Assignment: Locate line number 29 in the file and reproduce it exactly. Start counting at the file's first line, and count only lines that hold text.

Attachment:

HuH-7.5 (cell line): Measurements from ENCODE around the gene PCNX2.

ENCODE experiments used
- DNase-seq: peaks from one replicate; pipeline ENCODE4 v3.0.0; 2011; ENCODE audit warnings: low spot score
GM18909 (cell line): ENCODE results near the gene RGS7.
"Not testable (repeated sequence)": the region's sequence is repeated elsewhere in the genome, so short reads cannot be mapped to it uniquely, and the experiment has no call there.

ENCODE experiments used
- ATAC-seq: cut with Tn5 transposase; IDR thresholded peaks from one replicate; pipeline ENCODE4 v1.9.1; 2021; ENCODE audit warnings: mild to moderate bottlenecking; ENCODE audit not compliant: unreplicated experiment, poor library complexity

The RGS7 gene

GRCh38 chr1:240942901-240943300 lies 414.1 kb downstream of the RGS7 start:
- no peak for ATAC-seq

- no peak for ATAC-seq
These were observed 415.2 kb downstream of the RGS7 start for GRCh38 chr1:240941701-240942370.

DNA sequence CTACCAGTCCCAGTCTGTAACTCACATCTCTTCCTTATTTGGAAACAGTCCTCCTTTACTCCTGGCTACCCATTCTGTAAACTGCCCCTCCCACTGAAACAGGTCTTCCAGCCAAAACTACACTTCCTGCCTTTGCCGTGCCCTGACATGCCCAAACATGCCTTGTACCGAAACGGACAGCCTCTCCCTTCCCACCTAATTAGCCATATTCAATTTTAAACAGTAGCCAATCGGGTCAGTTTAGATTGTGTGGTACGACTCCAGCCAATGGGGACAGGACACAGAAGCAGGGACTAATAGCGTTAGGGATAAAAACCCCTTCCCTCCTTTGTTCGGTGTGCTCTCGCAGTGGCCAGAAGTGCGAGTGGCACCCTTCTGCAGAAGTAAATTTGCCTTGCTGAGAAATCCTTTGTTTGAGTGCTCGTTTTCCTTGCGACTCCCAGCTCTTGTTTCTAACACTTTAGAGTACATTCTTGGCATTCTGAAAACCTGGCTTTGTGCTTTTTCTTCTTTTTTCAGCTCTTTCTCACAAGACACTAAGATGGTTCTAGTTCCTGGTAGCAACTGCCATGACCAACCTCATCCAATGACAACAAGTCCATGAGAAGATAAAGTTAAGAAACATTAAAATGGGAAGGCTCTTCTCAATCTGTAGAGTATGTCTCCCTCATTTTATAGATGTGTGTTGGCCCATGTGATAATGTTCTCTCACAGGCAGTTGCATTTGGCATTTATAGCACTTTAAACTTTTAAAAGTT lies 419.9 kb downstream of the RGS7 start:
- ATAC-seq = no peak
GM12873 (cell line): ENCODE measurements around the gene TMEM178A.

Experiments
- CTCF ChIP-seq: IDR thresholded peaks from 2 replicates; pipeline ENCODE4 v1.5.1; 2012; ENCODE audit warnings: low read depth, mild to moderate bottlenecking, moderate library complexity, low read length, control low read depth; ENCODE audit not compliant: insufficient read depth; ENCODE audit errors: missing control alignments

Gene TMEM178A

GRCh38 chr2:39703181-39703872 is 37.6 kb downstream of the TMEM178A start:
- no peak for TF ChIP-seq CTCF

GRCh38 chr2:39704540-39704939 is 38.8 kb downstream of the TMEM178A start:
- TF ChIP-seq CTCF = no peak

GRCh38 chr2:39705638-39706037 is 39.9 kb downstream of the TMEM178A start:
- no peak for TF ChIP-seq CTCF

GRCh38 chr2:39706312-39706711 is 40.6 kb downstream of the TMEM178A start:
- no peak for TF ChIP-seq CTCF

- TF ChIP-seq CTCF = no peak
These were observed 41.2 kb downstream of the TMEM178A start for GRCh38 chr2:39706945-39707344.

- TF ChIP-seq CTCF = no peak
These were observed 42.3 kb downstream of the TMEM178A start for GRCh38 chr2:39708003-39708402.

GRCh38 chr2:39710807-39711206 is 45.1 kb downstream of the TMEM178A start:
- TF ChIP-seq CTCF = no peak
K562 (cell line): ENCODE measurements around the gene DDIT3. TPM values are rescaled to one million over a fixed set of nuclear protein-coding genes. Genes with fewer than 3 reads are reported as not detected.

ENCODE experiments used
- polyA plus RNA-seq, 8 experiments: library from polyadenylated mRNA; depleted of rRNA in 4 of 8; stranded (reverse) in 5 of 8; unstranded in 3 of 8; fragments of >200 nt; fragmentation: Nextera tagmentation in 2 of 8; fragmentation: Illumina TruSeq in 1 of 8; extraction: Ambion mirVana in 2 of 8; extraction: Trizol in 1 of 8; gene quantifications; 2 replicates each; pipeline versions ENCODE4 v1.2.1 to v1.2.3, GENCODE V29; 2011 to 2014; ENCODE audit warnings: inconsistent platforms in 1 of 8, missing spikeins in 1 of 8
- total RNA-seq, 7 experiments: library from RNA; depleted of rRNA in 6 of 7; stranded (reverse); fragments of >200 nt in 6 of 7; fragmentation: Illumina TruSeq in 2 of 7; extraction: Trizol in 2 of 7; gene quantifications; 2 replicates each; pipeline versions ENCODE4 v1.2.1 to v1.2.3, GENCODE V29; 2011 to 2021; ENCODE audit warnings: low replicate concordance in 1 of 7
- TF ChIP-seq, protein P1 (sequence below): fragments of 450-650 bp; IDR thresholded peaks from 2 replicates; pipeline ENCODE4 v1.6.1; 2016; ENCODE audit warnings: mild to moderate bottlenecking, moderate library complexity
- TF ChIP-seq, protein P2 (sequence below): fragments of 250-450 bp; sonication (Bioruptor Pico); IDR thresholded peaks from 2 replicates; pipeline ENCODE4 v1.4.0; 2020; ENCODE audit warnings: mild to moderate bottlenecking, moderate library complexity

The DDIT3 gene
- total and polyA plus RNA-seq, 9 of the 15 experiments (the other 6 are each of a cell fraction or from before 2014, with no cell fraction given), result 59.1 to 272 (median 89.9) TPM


- TF ChIP-seq CTCF = no peak